Losing your spouse is traumatizing and often changes your whole life. Finding out after the death that your spouse did not adequately provide for you in his or her will can be devastating.
Regardless of the reason behind the decision, you may wonder if it is possible to get more than what your spouse left you in his or her will. NJ.com points you to the elective share statute.
The elective share statute says that as the spouse, the law automatically entitles you to a one-third portion of the estate. If the will does not appoint you the amount the statute allows, you can evoke elective share and collect the amount due to you under this law.
There are exceptions to this statute. First, you have to make your claim within six months of the executor appointment. Second, you must have been living with your spouse as partners at the time of his or her death.
Lastly, if you already get assets worth one-third of the estate, you cannot get more by using this law.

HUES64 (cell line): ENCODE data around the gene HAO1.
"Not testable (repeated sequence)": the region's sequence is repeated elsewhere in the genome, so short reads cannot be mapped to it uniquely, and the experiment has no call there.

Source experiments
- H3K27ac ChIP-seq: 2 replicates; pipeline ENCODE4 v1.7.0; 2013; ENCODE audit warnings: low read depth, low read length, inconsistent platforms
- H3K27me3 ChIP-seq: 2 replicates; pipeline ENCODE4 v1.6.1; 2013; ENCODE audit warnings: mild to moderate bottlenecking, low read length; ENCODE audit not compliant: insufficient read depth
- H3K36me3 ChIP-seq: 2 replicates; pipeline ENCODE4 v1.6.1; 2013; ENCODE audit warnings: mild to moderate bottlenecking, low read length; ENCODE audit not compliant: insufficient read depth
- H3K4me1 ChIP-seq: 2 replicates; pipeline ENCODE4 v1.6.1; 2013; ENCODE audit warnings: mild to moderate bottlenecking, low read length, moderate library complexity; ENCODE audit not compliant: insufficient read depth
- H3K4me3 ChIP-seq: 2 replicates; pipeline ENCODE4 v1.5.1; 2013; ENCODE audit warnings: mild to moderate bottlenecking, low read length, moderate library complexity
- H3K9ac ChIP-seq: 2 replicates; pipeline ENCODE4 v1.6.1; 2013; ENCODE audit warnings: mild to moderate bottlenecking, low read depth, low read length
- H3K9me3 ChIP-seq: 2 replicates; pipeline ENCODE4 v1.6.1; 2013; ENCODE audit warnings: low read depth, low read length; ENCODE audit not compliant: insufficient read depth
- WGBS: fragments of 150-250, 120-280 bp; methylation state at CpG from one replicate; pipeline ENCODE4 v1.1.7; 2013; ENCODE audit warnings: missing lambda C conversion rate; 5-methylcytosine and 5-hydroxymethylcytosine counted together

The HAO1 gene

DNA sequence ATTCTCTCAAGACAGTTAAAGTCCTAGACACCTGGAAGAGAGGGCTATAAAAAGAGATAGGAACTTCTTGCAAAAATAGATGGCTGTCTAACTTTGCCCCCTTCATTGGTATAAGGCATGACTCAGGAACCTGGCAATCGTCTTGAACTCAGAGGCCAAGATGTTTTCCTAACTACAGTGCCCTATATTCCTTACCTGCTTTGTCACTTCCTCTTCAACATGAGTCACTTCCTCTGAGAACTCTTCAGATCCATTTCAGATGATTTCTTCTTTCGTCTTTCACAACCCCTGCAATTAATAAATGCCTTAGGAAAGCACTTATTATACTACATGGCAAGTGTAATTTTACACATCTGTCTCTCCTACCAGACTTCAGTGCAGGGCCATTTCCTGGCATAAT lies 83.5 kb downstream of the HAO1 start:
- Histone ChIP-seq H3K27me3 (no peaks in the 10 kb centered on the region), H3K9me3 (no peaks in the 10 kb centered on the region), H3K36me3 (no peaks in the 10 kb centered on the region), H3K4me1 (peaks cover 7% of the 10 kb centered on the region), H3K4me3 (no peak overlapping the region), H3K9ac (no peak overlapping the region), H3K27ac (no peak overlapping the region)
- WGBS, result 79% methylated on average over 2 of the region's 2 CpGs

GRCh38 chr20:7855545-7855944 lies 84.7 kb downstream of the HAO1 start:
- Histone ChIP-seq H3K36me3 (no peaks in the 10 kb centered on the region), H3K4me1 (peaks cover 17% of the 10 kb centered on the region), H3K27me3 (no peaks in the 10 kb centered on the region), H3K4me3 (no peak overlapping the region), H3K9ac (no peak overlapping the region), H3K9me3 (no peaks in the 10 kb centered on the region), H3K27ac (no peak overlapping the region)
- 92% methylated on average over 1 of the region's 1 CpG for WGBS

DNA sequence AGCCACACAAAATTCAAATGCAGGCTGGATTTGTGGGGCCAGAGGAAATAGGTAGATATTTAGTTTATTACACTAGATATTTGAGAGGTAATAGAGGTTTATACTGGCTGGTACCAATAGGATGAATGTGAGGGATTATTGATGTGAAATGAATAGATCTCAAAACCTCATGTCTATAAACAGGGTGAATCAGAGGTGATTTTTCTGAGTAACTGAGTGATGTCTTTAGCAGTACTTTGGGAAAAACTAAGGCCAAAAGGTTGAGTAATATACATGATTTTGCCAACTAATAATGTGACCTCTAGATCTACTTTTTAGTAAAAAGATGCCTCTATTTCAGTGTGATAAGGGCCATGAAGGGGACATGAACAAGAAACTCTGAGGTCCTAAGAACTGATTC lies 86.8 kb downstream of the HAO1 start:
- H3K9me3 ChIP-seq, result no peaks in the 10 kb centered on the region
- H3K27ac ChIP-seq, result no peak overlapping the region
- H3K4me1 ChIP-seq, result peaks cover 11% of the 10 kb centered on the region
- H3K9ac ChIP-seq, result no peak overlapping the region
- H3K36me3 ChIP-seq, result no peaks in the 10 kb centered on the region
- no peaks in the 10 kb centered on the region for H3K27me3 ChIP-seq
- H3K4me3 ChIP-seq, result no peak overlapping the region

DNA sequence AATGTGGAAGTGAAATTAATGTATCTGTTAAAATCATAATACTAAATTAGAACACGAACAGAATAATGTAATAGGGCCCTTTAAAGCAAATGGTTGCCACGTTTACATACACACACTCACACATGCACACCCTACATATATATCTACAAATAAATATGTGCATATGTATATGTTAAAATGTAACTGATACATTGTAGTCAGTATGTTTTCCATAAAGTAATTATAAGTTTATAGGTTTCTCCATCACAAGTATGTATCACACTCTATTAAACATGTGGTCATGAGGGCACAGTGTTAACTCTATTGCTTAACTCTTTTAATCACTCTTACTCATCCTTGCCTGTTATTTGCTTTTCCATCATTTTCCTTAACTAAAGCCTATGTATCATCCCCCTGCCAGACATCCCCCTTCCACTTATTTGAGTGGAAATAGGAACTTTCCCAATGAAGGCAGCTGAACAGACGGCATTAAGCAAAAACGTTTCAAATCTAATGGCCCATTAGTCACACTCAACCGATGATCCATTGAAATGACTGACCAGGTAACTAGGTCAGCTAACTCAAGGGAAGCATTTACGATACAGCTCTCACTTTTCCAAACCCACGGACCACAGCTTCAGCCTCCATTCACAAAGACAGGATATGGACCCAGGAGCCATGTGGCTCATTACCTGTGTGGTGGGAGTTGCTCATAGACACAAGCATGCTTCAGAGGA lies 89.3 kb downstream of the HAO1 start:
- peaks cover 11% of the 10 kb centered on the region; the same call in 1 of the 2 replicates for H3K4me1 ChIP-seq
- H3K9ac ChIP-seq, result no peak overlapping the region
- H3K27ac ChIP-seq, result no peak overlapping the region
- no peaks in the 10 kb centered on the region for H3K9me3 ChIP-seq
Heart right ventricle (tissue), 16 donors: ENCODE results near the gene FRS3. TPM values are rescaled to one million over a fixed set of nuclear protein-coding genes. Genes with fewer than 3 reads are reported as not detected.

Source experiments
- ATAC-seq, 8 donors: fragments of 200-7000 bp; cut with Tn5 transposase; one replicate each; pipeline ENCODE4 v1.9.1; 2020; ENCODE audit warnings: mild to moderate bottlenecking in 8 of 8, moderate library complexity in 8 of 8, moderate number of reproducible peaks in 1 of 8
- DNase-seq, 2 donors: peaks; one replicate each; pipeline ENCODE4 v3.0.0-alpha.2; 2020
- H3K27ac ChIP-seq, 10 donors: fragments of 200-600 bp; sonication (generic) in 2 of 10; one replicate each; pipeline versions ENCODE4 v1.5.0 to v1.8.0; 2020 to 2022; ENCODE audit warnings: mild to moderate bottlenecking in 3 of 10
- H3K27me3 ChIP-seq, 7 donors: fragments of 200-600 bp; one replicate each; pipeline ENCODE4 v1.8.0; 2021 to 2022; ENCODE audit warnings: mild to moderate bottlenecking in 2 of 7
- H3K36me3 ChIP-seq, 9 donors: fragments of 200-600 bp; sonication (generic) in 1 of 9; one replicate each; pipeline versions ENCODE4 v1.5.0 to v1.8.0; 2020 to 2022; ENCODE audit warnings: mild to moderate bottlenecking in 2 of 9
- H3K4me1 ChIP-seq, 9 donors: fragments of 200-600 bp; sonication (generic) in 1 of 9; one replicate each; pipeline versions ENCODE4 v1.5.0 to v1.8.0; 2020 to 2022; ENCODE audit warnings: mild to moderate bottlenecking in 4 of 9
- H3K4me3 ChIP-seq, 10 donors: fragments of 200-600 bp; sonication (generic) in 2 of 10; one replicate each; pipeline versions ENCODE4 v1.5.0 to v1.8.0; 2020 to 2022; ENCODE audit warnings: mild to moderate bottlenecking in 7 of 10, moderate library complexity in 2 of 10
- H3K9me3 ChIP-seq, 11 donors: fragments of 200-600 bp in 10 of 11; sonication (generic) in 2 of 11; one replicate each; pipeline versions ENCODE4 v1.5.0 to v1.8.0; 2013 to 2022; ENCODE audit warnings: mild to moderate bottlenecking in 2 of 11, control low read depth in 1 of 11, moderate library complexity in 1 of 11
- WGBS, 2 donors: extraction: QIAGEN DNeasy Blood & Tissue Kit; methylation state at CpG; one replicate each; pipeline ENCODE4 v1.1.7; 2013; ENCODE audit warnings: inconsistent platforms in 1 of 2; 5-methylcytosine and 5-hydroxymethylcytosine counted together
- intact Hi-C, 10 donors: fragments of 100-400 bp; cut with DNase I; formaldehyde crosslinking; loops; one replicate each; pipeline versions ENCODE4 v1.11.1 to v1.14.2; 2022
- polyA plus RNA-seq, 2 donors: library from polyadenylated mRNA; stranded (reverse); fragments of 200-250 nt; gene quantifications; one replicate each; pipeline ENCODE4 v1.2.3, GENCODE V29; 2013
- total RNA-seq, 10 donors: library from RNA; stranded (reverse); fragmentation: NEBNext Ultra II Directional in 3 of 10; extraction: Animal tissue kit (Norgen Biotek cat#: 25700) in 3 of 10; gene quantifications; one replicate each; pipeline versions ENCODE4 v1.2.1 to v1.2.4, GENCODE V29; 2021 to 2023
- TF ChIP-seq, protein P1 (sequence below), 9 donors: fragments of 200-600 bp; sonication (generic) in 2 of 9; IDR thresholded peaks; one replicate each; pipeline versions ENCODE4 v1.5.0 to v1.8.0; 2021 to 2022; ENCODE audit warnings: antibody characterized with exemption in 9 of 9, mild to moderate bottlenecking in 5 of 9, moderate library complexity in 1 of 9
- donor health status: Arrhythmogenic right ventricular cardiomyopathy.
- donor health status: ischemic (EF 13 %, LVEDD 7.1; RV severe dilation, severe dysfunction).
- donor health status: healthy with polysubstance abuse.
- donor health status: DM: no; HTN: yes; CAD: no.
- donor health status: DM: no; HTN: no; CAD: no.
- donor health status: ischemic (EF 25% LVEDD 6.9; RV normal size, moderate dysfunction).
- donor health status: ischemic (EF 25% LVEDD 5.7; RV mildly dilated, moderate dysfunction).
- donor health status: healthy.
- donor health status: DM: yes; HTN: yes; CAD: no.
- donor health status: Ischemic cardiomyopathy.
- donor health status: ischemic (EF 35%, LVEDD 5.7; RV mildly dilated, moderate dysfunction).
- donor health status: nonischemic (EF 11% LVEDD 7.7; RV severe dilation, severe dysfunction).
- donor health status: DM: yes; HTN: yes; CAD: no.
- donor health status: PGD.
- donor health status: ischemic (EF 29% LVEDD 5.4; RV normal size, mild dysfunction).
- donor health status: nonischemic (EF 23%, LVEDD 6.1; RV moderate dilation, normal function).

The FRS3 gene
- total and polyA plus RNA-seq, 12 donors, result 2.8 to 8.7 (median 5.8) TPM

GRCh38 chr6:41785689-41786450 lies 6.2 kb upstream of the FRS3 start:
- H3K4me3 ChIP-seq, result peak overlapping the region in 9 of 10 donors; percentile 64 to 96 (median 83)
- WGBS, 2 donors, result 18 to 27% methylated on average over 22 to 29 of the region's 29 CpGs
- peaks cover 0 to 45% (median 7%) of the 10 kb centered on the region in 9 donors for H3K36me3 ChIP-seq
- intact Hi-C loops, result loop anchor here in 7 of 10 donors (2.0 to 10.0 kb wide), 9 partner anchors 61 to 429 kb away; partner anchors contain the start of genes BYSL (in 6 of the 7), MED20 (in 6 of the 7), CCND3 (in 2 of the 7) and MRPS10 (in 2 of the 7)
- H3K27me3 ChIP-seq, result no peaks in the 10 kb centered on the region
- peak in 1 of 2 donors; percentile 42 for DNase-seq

There is another exception if you were not in a marriage with the person due to a previous divorce. In this case, the divorce does not impact your ability to collect under the statute if you and the person were living as partners at the time of death.
So, if you got a divorce years ago, but still lived as if your marriage was valid, then the elective share statute will qualify you as a spouse with the right to collect your fair share of the estate.
It is important for you to understand this statute, not only so you can collect from an estate but also so you can protect your own estate.